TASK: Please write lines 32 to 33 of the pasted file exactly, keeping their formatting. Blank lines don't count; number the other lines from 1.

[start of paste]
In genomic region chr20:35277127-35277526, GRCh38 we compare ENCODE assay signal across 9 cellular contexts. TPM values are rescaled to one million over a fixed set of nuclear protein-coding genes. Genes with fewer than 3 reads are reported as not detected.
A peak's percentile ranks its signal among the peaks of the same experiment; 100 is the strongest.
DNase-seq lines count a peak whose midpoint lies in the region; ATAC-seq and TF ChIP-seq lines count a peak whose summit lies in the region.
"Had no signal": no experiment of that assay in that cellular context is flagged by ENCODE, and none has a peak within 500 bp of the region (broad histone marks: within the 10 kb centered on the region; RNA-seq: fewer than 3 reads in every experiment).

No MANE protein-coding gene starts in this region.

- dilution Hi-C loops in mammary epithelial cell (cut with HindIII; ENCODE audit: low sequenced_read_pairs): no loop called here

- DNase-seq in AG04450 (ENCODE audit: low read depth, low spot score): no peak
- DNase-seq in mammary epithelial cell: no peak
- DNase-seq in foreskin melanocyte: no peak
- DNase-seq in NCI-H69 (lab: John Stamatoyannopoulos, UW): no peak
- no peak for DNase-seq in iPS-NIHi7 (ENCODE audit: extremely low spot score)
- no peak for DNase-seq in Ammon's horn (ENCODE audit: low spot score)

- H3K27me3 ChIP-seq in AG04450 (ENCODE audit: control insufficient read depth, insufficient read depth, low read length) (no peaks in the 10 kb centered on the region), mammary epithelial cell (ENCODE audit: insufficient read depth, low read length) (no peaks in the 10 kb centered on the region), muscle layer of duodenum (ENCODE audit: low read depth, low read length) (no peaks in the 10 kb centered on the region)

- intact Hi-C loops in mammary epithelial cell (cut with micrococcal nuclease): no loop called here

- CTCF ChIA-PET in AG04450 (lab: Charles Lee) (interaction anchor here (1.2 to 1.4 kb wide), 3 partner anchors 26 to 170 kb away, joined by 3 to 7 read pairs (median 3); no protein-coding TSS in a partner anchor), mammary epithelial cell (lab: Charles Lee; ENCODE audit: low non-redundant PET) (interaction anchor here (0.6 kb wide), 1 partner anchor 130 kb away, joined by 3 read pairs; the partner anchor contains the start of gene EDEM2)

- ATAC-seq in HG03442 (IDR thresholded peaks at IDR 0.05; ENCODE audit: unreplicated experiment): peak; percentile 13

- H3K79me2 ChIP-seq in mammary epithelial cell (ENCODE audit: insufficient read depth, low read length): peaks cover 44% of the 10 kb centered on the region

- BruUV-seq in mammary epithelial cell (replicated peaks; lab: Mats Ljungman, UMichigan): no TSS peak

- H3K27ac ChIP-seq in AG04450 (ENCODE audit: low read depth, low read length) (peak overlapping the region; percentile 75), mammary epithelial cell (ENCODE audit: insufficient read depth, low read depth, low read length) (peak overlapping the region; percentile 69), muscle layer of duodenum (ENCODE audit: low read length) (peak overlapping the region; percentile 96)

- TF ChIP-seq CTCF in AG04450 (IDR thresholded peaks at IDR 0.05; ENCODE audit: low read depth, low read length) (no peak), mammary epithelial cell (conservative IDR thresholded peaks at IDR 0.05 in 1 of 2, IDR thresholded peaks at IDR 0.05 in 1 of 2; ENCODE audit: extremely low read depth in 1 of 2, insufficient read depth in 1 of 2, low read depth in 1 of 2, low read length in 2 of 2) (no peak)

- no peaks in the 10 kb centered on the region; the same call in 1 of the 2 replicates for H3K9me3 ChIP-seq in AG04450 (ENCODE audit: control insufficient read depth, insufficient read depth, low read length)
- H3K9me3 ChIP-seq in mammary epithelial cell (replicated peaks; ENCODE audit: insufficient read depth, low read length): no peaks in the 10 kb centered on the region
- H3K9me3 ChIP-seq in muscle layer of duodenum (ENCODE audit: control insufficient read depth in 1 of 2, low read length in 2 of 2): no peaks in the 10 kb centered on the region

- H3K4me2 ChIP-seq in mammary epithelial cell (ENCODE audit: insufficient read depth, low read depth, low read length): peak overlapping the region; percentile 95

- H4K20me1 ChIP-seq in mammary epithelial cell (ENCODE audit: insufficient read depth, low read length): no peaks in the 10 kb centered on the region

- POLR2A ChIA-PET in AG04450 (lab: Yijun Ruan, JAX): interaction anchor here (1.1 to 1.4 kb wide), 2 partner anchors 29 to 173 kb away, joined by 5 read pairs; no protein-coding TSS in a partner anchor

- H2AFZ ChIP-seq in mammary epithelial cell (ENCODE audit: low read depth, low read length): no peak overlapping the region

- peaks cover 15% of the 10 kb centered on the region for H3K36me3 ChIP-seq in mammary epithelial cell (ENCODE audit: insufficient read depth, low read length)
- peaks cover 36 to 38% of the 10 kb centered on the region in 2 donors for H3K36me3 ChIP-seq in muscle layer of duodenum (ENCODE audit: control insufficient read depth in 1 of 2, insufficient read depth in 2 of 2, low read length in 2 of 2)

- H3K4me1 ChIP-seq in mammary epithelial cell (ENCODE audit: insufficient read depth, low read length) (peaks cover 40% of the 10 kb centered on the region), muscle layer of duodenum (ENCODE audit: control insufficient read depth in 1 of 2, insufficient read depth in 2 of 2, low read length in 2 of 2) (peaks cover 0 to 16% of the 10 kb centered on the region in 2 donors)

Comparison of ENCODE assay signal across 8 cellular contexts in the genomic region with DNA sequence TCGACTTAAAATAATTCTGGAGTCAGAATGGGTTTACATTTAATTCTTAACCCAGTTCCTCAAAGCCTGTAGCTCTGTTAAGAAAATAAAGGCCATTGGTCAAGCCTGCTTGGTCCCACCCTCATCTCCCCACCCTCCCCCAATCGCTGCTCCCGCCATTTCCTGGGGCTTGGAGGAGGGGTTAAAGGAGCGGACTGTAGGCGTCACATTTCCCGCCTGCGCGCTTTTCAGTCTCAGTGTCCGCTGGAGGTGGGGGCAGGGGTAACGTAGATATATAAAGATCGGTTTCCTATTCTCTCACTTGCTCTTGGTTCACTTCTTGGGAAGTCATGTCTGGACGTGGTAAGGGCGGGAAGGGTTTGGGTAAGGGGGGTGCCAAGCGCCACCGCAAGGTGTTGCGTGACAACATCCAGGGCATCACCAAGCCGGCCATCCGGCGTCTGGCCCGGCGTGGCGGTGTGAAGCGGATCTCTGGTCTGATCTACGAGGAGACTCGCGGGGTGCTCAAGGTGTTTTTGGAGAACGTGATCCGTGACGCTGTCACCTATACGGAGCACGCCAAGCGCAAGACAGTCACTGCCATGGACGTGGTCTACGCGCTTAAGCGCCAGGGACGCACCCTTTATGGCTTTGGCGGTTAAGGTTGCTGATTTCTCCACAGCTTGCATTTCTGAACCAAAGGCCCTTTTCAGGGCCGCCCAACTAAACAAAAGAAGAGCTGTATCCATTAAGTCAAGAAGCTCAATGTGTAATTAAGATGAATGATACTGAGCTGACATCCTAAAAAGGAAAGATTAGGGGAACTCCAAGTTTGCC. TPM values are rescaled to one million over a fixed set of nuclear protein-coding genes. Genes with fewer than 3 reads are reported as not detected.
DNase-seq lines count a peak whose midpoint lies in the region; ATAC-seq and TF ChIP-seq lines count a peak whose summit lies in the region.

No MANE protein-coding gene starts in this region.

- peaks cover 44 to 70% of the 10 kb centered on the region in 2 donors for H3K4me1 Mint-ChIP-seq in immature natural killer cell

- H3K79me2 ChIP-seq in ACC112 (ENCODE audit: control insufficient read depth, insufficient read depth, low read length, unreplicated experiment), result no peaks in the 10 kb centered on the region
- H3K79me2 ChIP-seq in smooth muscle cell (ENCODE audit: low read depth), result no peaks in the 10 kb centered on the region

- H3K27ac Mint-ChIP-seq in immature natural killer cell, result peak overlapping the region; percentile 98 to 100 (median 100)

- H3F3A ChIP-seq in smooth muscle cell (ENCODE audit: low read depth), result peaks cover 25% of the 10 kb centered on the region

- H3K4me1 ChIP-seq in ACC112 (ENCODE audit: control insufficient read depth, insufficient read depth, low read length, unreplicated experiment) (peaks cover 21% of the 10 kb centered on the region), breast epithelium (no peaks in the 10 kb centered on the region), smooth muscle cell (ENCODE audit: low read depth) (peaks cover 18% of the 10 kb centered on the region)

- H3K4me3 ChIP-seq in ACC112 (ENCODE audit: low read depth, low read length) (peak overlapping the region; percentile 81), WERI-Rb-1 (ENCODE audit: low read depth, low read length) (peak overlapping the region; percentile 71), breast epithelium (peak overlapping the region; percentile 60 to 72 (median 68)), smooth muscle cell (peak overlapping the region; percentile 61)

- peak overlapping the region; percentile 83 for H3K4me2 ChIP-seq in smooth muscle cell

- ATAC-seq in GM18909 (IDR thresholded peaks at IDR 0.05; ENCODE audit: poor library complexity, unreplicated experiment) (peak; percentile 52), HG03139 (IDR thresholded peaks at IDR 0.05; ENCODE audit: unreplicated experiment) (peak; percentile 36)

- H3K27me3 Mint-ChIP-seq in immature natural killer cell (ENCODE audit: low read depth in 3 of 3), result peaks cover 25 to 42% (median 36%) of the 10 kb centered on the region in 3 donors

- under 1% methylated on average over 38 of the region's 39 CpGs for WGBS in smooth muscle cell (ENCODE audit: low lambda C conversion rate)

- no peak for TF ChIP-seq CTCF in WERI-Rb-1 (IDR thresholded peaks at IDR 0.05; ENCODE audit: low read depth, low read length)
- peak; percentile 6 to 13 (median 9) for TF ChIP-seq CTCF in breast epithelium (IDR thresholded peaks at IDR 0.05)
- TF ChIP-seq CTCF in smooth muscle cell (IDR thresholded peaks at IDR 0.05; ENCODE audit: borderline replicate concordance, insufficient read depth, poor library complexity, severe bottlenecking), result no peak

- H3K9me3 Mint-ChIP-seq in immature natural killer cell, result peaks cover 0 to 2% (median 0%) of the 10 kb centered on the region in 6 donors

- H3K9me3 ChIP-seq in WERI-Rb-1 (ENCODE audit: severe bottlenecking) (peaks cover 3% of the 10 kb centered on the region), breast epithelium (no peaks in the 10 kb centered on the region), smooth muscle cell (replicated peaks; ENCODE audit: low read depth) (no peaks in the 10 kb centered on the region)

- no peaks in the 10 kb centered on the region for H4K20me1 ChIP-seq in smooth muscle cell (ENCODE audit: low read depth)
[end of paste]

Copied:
DNase-seq lines count a peak whose midpoint lies in the region; ATAC-seq and TF ChIP-seq lines count a peak whose summit lies in the region.

No MANE protein-coding gene starts in this region.